The state continues to move ahead. A well-respected expert is taking the helm of California's insurance exchange, and the state is expanding the number of low-income Californians eligible for health coverage.

"Health reform is the light at the end of the tunnel," said Anthony Wright, executive director of Health Access California, a leading advocacy group.

By contrast, GOP leaders in Texas, Florida, Kansas and other conservative states have recently put the brakes on expanding health coverage.

But as a result of a deep budget crisis, California's 2012 spending plan slashes $2 billion from Medi-Cal, as Medicaid is called in the state, over the next two years. That could affect more than 8.5 million people.

California already spends less per beneficiary than any state. It is now seeking waivers from the federal government to impose copays of $5 for office visits and prescriptions, $50 for emergency room visits and $100 for hospital stays. Few other states come close to charging Medicaid recipients that much.

Cost sharing in Medicaid is tightly restricted under federal law because it can discourage people from seeking needed care. A family of three at the federal poverty line makes just $356 a week.

The state plans to limit Medicaid beneficiaries to seven doctor visits a year, with exceptions for essential care. No state has imposed such stringent limits.

California, which already pays Medi-Cal providers less than all but two states, also is pushing to cut payments to doctors, hospitals and others who serve Medi-Cal patients by 10%. That would drop reimbursement for a standard physician visit to less than $12.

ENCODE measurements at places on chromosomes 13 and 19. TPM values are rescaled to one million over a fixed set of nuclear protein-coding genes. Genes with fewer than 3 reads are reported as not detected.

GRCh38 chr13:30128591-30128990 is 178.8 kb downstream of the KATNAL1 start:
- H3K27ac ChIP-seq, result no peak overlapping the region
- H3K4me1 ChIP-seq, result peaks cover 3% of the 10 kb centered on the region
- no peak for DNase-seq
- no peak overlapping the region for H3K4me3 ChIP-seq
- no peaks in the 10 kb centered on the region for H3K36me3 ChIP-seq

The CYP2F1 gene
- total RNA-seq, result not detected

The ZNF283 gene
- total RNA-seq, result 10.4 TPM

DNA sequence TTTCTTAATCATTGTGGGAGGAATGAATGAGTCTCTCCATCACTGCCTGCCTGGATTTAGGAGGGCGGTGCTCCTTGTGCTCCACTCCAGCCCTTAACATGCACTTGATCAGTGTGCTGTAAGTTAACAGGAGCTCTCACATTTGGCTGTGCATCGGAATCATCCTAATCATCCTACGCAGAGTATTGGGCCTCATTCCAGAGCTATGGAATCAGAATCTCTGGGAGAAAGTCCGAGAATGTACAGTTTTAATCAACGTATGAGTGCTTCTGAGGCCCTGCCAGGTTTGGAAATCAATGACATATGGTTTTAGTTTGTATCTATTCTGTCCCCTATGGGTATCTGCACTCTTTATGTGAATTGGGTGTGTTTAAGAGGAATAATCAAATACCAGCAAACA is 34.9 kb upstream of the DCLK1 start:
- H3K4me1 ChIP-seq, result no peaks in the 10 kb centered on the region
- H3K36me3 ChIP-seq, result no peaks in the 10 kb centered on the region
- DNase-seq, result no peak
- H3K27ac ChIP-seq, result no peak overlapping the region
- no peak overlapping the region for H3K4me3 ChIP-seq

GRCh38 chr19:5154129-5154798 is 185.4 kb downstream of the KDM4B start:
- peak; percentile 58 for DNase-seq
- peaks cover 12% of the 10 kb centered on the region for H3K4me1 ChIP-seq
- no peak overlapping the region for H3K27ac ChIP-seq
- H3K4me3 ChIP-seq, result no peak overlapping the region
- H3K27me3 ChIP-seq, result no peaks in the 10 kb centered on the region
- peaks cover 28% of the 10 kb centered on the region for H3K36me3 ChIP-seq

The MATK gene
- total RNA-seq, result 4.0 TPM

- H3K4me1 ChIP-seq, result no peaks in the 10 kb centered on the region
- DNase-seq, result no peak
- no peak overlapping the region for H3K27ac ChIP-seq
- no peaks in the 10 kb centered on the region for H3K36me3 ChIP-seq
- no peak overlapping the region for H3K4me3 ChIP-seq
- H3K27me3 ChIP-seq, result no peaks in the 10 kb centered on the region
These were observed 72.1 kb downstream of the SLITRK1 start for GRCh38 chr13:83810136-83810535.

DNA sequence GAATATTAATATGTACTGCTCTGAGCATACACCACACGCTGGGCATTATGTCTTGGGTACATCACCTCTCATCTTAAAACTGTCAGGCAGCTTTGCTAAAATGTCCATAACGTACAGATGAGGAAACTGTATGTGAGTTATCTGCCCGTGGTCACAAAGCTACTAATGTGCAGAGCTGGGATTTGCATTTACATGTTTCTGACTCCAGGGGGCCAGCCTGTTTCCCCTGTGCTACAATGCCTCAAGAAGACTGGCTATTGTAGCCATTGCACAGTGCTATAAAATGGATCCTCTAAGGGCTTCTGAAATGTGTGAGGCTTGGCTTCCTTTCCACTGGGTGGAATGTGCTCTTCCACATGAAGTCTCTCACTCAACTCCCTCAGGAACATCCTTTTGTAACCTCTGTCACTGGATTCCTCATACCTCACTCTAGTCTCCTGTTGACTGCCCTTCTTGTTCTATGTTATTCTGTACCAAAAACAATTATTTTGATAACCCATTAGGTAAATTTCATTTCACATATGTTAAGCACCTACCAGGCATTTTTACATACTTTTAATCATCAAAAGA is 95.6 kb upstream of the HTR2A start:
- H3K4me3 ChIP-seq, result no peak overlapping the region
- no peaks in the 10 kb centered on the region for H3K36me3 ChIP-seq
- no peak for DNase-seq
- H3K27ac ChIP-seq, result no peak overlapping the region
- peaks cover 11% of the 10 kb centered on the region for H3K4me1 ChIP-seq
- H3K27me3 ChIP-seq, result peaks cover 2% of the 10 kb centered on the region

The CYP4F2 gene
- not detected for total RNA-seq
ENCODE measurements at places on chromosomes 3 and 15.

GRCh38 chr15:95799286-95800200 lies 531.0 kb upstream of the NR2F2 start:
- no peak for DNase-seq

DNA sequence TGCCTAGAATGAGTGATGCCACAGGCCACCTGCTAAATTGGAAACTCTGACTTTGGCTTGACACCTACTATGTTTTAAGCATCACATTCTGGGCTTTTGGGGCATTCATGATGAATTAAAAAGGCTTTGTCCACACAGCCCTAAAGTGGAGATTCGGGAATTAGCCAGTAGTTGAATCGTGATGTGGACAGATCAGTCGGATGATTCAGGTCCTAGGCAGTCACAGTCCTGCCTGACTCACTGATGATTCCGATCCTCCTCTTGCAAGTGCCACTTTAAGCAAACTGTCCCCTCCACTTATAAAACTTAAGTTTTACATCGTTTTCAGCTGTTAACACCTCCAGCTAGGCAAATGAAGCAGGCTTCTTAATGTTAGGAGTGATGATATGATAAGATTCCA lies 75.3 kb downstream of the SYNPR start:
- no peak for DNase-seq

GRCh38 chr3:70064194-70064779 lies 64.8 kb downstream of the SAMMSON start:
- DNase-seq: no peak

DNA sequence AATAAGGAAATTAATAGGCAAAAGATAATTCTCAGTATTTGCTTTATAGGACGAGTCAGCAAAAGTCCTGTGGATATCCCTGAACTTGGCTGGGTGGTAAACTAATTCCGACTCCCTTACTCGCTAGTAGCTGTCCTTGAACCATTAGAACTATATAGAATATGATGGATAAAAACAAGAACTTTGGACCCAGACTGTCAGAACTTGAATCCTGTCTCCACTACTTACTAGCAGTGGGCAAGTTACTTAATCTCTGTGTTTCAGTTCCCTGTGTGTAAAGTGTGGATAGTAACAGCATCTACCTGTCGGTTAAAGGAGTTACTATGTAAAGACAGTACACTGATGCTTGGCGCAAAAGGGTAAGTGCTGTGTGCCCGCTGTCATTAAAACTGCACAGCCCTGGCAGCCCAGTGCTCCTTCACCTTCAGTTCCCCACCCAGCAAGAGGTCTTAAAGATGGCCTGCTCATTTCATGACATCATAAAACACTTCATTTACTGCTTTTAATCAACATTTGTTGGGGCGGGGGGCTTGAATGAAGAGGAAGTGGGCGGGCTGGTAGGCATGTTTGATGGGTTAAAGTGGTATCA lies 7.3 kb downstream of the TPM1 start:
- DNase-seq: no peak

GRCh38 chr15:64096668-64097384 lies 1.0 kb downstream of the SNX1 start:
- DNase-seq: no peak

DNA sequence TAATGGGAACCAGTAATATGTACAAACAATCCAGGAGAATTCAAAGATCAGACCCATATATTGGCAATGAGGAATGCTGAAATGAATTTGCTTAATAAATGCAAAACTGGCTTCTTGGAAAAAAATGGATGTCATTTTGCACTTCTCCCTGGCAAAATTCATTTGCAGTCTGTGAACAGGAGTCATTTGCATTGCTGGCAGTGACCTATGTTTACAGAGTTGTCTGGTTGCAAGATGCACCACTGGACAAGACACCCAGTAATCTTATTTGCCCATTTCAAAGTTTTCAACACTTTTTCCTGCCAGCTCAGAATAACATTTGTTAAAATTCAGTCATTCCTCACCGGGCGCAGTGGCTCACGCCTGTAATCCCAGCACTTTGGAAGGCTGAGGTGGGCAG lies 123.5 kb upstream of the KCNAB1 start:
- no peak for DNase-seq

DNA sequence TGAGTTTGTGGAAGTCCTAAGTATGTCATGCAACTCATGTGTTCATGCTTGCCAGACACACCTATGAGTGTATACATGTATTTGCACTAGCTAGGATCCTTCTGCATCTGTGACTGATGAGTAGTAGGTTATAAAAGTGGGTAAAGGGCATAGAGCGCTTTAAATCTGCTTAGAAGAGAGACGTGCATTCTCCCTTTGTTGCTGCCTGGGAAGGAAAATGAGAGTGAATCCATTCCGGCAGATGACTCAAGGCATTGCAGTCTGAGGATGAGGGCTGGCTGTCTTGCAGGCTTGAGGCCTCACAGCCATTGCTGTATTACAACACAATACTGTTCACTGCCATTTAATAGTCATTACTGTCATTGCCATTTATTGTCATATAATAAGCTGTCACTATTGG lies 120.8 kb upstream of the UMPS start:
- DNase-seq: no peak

"This isn't the way we'd want to run a Medicaid program," said Toby Douglas, California's Medi-Cal director. "If it wasn't for the state fiscal crisis, we … would not be going forward with these proposals. We would be focusing solely on healthcare reform."

Medical providers and patient advocates are growing increasingly concerned, however, that the cuts will undermine the goals of the new law.

Many doctors have already closed their doors to Medicaid patients. Other providers are following suit. In June, Sharp Coronado Hospital in San Diego County stopped taking new patients at its facility providing long-term life support.

"I'm afraid no one is going to take these people," said Chief Executive Marcia Hall.

In Washington, officials at the Department of Health and Human Services, who have been in intense discussions with California officials for months, desperately want to avert a healthcare crisis in the state.

In a case before the U.S. Supreme Court this fall, the administration is backing California's bid to throw out a lawsuit by state medical providers challenging its Medi-Cal cuts.

At the same time, many administration officials are worried that granting California permission to further slash Medicaid could prompt other states to follow suit.

"We want to honor the flexibility that the states need and want," said Dr. Donald Berwick, who heads the federal Medicaid and Medicare programs. "But beneficiaries are also having a tough time, and we want make sure their interests and access are being protected."

noam.levey@latimes.com